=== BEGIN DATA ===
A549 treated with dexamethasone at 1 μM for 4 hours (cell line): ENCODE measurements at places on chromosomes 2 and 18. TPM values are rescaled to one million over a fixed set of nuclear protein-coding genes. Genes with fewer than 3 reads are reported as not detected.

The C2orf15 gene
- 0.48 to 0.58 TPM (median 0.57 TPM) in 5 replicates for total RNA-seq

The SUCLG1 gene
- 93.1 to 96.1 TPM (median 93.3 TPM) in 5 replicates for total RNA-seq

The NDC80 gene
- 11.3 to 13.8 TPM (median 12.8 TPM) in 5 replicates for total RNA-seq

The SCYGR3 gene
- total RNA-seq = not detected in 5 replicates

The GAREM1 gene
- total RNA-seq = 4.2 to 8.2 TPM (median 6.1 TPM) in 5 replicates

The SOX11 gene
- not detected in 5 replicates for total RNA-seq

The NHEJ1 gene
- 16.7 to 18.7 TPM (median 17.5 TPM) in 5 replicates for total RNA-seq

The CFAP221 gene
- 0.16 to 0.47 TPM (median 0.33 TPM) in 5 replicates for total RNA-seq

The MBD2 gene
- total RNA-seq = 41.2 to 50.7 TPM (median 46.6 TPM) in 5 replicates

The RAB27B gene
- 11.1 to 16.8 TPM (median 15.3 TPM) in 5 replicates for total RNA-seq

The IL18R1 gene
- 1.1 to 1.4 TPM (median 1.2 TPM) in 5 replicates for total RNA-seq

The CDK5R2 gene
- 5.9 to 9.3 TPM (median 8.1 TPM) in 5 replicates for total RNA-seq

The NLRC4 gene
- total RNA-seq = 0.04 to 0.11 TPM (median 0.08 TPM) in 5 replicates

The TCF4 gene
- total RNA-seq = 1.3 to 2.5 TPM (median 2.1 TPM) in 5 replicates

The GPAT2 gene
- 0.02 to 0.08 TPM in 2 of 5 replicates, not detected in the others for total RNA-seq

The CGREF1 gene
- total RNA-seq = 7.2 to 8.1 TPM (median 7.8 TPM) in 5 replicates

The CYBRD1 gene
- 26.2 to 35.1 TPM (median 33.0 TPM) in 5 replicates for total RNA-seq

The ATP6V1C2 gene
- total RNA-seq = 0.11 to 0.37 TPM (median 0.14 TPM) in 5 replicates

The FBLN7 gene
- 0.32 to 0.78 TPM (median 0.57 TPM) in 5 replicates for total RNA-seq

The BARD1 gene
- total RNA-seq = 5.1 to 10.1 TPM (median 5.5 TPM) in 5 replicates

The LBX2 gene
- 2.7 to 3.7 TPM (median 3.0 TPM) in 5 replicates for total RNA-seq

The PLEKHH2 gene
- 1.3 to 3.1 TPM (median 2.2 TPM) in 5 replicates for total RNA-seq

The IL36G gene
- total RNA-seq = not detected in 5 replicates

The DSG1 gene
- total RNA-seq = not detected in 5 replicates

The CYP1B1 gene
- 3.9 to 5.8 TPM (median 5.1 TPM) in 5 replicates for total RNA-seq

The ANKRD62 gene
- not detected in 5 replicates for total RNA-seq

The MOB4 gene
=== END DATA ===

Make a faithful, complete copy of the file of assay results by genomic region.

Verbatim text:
A549 treated with dexamethasone at 1 μM for 4 hours (cell line): ENCODE measurements at places on chromosomes 2 and 18. TPM values are rescaled to one million over a fixed set of nuclear protein-coding genes. Genes with fewer than 3 reads are reported as not detected.

The C2orf15 gene
- 0.48 to 0.58 TPM (median 0.57 TPM) in 5 replicates for total RNA-seq

The SUCLG1 gene
- 93.1 to 96.1 TPM (median 93.3 TPM) in 5 replicates for total RNA-seq

The NDC80 gene
- 11.3 to 13.8 TPM (median 12.8 TPM) in 5 replicates for total RNA-seq

The SCYGR3 gene
- total RNA-seq = not detected in 5 replicates

The GAREM1 gene
- total RNA-seq = 4.2 to 8.2 TPM (median 6.1 TPM) in 5 replicates

The SOX11 gene
- not detected in 5 replicates for total RNA-seq

The NHEJ1 gene
- 16.7 to 18.7 TPM (median 17.5 TPM) in 5 replicates for total RNA-seq

The CFAP221 gene
- 0.16 to 0.47 TPM (median 0.33 TPM) in 5 replicates for total RNA-seq

The MBD2 gene
- total RNA-seq = 41.2 to 50.7 TPM (median 46.6 TPM) in 5 replicates

The RAB27B gene
- 11.1 to 16.8 TPM (median 15.3 TPM) in 5 replicates for total RNA-seq

The IL18R1 gene
- 1.1 to 1.4 TPM (median 1.2 TPM) in 5 replicates for total RNA-seq

The CDK5R2 gene
- 5.9 to 9.3 TPM (median 8.1 TPM) in 5 replicates for total RNA-seq

The NLRC4 gene
- total RNA-seq = 0.04 to 0.11 TPM (median 0.08 TPM) in 5 replicates

The TCF4 gene
- total RNA-seq = 1.3 to 2.5 TPM (median 2.1 TPM) in 5 replicates

The GPAT2 gene
- 0.02 to 0.08 TPM in 2 of 5 replicates, not detected in the others for total RNA-seq

The CGREF1 gene
- total RNA-seq = 7.2 to 8.1 TPM (median 7.8 TPM) in 5 replicates

The CYBRD1 gene
- 26.2 to 35.1 TPM (median 33.0 TPM) in 5 replicates for total RNA-seq

The ATP6V1C2 gene
- total RNA-seq = 0.11 to 0.37 TPM (median 0.14 TPM) in 5 replicates

The FBLN7 gene
- 0.32 to 0.78 TPM (median 0.57 TPM) in 5 replicates for total RNA-seq

The BARD1 gene
- total RNA-seq = 5.1 to 10.1 TPM (median 5.5 TPM) in 5 replicates

The LBX2 gene
- 2.7 to 3.7 TPM (median 3.0 TPM) in 5 replicates for total RNA-seq

The PLEKHH2 gene
- 1.3 to 3.1 TPM (median 2.2 TPM) in 5 replicates for total RNA-seq

The IL36G gene
- total RNA-seq = not detected in 5 replicates

The DSG1 gene
- total RNA-seq = not detected in 5 replicates

The CYP1B1 gene
- 3.9 to 5.8 TPM (median 5.1 TPM) in 5 replicates for total RNA-seq

The ANKRD62 gene
- not detected in 5 replicates for total RNA-seq

The MOB4 gene